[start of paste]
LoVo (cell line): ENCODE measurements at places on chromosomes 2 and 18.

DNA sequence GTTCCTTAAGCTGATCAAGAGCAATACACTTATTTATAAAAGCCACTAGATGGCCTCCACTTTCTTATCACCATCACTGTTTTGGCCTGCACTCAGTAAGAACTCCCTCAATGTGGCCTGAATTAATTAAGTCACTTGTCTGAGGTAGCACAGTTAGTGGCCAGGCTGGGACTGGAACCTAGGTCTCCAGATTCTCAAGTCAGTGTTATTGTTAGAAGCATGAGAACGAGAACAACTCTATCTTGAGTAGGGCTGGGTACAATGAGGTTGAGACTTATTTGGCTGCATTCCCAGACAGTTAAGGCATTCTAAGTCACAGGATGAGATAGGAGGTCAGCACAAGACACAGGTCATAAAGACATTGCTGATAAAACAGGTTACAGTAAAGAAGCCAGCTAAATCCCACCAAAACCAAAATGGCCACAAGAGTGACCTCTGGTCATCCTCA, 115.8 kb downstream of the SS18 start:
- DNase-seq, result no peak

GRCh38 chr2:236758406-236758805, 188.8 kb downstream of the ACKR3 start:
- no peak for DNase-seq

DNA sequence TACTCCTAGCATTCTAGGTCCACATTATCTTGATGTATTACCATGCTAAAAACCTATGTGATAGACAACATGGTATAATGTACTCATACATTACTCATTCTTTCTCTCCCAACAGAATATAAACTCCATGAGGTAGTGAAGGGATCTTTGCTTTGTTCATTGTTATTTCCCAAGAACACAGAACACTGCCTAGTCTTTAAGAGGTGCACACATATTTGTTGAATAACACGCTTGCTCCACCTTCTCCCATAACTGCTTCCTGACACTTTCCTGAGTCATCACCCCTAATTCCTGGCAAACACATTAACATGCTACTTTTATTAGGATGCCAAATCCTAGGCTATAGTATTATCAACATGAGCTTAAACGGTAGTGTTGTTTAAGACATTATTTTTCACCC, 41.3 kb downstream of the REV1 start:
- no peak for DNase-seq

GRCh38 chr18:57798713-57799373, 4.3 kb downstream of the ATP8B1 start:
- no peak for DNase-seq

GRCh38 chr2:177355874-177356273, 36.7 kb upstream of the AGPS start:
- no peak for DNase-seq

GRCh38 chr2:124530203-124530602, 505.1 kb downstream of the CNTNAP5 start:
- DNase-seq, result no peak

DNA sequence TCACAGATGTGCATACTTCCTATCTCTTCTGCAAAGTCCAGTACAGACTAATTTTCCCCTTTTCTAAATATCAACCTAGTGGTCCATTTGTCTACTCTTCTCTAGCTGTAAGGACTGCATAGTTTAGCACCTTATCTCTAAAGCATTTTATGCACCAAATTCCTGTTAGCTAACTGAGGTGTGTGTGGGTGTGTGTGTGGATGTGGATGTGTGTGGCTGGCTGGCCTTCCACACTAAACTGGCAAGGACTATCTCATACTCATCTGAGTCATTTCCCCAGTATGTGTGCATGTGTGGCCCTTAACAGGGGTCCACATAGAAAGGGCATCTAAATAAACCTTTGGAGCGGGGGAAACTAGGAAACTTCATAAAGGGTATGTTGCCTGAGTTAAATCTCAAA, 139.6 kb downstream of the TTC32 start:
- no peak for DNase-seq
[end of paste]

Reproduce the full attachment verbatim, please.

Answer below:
LoVo (cell line): ENCODE measurements at places on chromosomes 2 and 18.

DNA sequence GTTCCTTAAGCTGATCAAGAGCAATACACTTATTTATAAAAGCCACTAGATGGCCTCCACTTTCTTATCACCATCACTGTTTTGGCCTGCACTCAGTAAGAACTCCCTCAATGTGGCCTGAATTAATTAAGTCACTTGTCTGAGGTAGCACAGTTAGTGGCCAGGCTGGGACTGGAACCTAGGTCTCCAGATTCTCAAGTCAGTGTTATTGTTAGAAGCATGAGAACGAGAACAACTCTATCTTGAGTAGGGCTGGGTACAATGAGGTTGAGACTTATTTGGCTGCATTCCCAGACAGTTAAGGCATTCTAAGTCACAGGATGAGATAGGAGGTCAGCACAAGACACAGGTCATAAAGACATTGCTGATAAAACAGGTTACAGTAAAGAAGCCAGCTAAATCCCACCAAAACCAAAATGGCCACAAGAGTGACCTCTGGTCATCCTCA, 115.8 kb downstream of the SS18 start:
- DNase-seq, result no peak

GRCh38 chr2:236758406-236758805, 188.8 kb downstream of the ACKR3 start:
- no peak for DNase-seq

DNA sequence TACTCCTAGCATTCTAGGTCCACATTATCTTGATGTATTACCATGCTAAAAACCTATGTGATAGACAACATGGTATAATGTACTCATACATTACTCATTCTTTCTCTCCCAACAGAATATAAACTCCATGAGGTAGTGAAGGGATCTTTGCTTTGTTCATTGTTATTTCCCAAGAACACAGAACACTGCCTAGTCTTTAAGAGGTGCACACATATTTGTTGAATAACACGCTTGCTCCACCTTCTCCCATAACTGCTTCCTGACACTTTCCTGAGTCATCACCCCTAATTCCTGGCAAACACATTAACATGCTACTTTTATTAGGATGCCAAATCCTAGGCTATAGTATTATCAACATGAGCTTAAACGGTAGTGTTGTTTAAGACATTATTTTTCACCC, 41.3 kb downstream of the REV1 start:
- no peak for DNase-seq

GRCh38 chr18:57798713-57799373, 4.3 kb downstream of the ATP8B1 start:
- no peak for DNase-seq

GRCh38 chr2:177355874-177356273, 36.7 kb upstream of the AGPS start:
- no peak for DNase-seq

GRCh38 chr2:124530203-124530602, 505.1 kb downstream of the CNTNAP5 start:
- DNase-seq, result no peak

DNA sequence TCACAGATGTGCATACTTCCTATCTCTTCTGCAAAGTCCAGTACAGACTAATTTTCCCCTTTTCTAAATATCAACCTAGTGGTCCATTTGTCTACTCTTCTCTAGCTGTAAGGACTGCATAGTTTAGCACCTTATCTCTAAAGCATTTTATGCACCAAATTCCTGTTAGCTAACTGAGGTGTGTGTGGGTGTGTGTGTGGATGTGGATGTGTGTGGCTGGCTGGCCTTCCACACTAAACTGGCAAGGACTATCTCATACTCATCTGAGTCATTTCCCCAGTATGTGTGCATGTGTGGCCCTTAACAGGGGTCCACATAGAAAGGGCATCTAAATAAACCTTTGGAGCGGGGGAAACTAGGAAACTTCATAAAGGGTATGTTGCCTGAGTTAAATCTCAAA, 139.6 kb downstream of the TTC32 start:
- no peak for DNase-seq